/*
    1 to 50 defined in HSP_OBJECT_TYPE
    103 = Menus
    107 = Composite forms
    115 = Deployed Business Rule
    116 = Looks like Business Rules, but don't exist in CM?  So orphaned?
    117 = Calculation Manager variables
    118 = Business Rule Folder
    119 = CalcMgrRulesets -- that's actually the OBJECT_NAME, so defined by
system?
    120 = There are four valies in a three Plan Type Planning app:
            CalcMgrVariables
            CalcMgrVariablesPTName1
            CalcMgrVariablesPTName2
            CalcMgrVariablesPTName3        
*/
--    The objects that we know
SELECT DISTINCT
    OBJECT_TYPE AS "OBJECT_TYPE",
    TYPE_NAME AS "TYPE_NAME"
FROM HSP_OBJECT_TYPE
--    The objects that we only know through accident
UNION
SELECT
    CONVERT(INT, '103') AS "OBJECT_TYPE",
    'Menu' AS "TYPE_NAME"
UNION
SELECT
    CONVERT(INT, '107') AS "OBJECT_TYPE",
    'Composite Form' AS "TYPE_NAME"
UNION
SELECT
    CONVERT(INT, '115') AS "OBJECT_TYPE",
    'Business Rule' AS "TYPE_NAME"
UNION
SELECT
    CONVERT(INT, '118') AS "OBJECT_TYPE",
    'Business Rule Folder' AS "TYPE_NAME"
UNION
SELECT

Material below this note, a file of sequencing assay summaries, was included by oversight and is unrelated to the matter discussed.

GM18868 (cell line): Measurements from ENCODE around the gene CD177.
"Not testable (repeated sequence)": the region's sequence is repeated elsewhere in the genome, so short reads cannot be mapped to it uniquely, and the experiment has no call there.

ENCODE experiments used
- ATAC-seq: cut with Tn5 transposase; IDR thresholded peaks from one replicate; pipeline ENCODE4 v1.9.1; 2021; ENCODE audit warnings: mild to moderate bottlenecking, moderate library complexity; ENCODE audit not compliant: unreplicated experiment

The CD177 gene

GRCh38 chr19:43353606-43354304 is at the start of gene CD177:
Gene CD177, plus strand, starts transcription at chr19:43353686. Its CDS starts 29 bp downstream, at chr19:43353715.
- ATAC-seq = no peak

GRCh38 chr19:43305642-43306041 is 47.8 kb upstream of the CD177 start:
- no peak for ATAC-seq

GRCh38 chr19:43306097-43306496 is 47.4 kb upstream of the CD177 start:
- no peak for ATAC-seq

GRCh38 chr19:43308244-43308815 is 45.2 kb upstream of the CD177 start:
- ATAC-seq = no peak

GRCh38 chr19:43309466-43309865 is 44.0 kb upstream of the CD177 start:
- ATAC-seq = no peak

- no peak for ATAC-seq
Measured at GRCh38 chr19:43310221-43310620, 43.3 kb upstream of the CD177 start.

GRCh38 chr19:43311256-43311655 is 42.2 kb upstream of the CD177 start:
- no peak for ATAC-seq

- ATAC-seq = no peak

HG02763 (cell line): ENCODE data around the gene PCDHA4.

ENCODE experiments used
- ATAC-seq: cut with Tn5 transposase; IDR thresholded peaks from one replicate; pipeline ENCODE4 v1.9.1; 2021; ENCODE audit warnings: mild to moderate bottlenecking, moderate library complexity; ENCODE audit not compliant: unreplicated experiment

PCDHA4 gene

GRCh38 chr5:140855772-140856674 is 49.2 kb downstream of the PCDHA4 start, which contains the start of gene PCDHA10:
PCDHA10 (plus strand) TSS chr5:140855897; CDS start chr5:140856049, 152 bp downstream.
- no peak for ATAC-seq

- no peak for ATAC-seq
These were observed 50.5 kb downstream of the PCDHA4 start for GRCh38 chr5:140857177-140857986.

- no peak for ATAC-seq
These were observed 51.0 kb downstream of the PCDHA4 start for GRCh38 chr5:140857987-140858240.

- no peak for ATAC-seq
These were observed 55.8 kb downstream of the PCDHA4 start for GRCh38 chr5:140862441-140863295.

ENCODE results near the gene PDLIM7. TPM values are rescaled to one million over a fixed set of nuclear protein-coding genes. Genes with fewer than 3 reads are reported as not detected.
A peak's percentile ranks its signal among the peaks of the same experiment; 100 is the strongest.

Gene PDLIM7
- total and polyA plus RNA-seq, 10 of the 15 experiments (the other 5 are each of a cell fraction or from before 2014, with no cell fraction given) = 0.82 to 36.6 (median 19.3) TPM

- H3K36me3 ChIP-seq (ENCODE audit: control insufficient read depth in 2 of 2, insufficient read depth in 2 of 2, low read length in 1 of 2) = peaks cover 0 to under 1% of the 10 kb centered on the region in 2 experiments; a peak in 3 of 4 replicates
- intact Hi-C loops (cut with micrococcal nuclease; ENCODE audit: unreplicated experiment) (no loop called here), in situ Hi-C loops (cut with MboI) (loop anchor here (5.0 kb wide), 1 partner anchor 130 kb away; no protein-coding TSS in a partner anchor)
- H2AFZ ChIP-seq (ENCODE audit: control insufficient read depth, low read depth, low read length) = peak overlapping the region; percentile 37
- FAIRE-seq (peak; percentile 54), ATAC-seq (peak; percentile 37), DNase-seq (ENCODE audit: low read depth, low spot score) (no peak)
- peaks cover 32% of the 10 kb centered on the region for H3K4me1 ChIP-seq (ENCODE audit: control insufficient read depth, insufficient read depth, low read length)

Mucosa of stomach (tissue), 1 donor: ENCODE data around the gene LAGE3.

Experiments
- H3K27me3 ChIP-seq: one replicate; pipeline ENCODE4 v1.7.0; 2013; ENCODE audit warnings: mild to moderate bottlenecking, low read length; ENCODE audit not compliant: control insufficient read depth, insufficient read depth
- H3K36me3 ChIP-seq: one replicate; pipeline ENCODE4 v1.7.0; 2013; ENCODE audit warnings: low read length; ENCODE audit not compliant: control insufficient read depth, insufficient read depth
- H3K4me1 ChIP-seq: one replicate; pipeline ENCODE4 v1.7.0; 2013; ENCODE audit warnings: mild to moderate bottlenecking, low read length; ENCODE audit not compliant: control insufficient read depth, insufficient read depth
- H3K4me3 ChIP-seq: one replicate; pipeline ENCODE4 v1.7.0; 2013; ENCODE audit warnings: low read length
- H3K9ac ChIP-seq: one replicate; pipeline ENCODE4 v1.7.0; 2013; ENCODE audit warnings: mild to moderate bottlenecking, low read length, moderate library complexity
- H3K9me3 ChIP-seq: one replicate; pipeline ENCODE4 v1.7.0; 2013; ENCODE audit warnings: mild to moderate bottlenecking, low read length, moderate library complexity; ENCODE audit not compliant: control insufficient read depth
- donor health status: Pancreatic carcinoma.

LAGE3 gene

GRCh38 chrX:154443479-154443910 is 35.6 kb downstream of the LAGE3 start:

CONVERT(INT, '119') AS "OBJECT_TYPE",
    'CalcMgrRuleSets' AS "TYPE_NAME"
ORDER BY OBJECT_TYPE, TYPE_NAME

Here’s the output:
OBJECT_TYPE
TYPE_NAME
1
Folder
2
Dimension
3
Attribute Dimension
4
Calendar
5
User
6
Group
7
Form
8
FX Table
9
Currency
10
Alias
11
Cube
12
Planning Unit
30
Attribute Member
31
Scenario
32
Account
33
Entity
34
Time Period
35
Version
37
Currency Member
38
Year
45
Shared Member
50
User Defined Dimension Member
103
Menu
107
Composite Form
115
Business Rule
118
Business Rule Folder
119
CalcMgrRuleSets

For you  Oracle PL/SQL users, the code would look like this (just a few minor differences):
/*
    1 to 50 defined in PLANAPP8.HSP_OBJECT_TYPE
    103 = Menus
    107 = Composite forms
    115 = Deployed Business Rule
    116 = Looks like Business Rules, but don't exist in CM?  So orphaned?
    117 = Calculation Manager variables